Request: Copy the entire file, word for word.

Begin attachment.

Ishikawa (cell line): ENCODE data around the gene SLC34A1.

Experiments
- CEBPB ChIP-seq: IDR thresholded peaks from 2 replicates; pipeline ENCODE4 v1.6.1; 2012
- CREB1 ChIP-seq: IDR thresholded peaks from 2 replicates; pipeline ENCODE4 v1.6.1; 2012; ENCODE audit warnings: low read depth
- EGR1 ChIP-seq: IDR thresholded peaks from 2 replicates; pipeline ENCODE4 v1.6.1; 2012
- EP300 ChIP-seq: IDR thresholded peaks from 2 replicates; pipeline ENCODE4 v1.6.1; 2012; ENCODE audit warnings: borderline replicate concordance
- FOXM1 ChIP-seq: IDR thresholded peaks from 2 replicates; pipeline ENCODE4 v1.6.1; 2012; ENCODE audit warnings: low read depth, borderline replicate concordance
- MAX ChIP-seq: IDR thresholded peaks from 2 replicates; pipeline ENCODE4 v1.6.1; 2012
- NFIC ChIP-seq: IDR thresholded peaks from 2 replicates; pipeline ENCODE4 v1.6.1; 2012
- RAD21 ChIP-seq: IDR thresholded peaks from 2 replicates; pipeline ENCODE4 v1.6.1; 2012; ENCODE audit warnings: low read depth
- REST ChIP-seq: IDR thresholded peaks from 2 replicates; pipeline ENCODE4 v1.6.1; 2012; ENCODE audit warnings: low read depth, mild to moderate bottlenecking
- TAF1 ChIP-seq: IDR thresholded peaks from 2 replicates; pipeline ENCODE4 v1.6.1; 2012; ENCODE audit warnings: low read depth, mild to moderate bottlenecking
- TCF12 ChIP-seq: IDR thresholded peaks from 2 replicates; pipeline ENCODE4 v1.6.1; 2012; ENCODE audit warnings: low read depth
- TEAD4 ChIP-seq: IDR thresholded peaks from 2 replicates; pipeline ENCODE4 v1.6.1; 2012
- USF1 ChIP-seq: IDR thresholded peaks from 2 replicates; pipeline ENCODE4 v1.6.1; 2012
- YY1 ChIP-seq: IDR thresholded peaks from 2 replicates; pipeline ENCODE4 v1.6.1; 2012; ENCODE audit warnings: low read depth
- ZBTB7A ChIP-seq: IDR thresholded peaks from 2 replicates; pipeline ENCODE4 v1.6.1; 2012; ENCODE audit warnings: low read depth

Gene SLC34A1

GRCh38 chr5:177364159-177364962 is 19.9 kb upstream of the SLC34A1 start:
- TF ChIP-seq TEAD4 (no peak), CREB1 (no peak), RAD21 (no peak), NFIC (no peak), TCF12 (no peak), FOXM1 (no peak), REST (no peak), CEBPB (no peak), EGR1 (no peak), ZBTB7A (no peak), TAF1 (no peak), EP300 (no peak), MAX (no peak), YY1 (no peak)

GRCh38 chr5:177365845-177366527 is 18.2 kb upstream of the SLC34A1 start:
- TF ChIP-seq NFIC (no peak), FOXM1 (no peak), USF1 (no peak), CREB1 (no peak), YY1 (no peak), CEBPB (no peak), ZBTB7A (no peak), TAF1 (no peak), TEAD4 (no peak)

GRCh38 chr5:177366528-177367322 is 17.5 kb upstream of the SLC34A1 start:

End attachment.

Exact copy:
Ishikawa (cell line): ENCODE data around the gene SLC34A1.

Experiments
- CEBPB ChIP-seq: IDR thresholded peaks from 2 replicates; pipeline ENCODE4 v1.6.1; 2012
- CREB1 ChIP-seq: IDR thresholded peaks from 2 replicates; pipeline ENCODE4 v1.6.1; 2012; ENCODE audit warnings: low read depth
- EGR1 ChIP-seq: IDR thresholded peaks from 2 replicates; pipeline ENCODE4 v1.6.1; 2012
- EP300 ChIP-seq: IDR thresholded peaks from 2 replicates; pipeline ENCODE4 v1.6.1; 2012; ENCODE audit warnings: borderline replicate concordance
- FOXM1 ChIP-seq: IDR thresholded peaks from 2 replicates; pipeline ENCODE4 v1.6.1; 2012; ENCODE audit warnings: low read depth, borderline replicate concordance
- MAX ChIP-seq: IDR thresholded peaks from 2 replicates; pipeline ENCODE4 v1.6.1; 2012
- NFIC ChIP-seq: IDR thresholded peaks from 2 replicates; pipeline ENCODE4 v1.6.1; 2012
- RAD21 ChIP-seq: IDR thresholded peaks from 2 replicates; pipeline ENCODE4 v1.6.1; 2012; ENCODE audit warnings: low read depth
- REST ChIP-seq: IDR thresholded peaks from 2 replicates; pipeline ENCODE4 v1.6.1; 2012; ENCODE audit warnings: low read depth, mild to moderate bottlenecking
- TAF1 ChIP-seq: IDR thresholded peaks from 2 replicates; pipeline ENCODE4 v1.6.1; 2012; ENCODE audit warnings: low read depth, mild to moderate bottlenecking
- TCF12 ChIP-seq: IDR thresholded peaks from 2 replicates; pipeline ENCODE4 v1.6.1; 2012; ENCODE audit warnings: low read depth
- TEAD4 ChIP-seq: IDR thresholded peaks from 2 replicates; pipeline ENCODE4 v1.6.1; 2012
- USF1 ChIP-seq: IDR thresholded peaks from 2 replicates; pipeline ENCODE4 v1.6.1; 2012
- YY1 ChIP-seq: IDR thresholded peaks from 2 replicates; pipeline ENCODE4 v1.6.1; 2012; ENCODE audit warnings: low read depth
- ZBTB7A ChIP-seq: IDR thresholded peaks from 2 replicates; pipeline ENCODE4 v1.6.1; 2012; ENCODE audit warnings: low read depth

Gene SLC34A1

GRCh38 chr5:177364159-177364962 is 19.9 kb upstream of the SLC34A1 start:
- TF ChIP-seq TEAD4 (no peak), CREB1 (no peak), RAD21 (no peak), NFIC (no peak), TCF12 (no peak), FOXM1 (no peak), REST (no peak), CEBPB (no peak), EGR1 (no peak), ZBTB7A (no peak), TAF1 (no peak), EP300 (no peak), MAX (no peak), YY1 (no peak)

GRCh38 chr5:177365845-177366527 is 18.2 kb upstream of the SLC34A1 start:
- TF ChIP-seq NFIC (no peak), FOXM1 (no peak), USF1 (no peak), CREB1 (no peak), YY1 (no peak), CEBPB (no peak), ZBTB7A (no peak), TAF1 (no peak), TEAD4 (no peak)

GRCh38 chr5:177366528-177367322 is 17.5 kb upstream of the SLC34A1 start: